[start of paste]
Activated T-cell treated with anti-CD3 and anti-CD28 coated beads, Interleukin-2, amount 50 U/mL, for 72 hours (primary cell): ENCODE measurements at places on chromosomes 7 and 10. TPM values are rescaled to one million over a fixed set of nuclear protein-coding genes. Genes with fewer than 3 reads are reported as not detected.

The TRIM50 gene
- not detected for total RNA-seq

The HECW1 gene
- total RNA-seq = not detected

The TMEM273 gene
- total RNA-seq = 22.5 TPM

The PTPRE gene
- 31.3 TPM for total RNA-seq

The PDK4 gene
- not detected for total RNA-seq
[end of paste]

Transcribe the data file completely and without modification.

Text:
Activated T-cell treated with anti-CD3 and anti-CD28 coated beads, Interleukin-2, amount 50 U/mL, for 72 hours (primary cell): ENCODE measurements at places on chromosomes 7 and 10. TPM values are rescaled to one million over a fixed set of nuclear protein-coding genes. Genes with fewer than 3 reads are reported as not detected.

The TRIM50 gene
- not detected for total RNA-seq

The HECW1 gene
- total RNA-seq = not detected

The TMEM273 gene
- total RNA-seq = 22.5 TPM

The PTPRE gene
- 31.3 TPM for total RNA-seq

The PDK4 gene
- not detected for total RNA-seq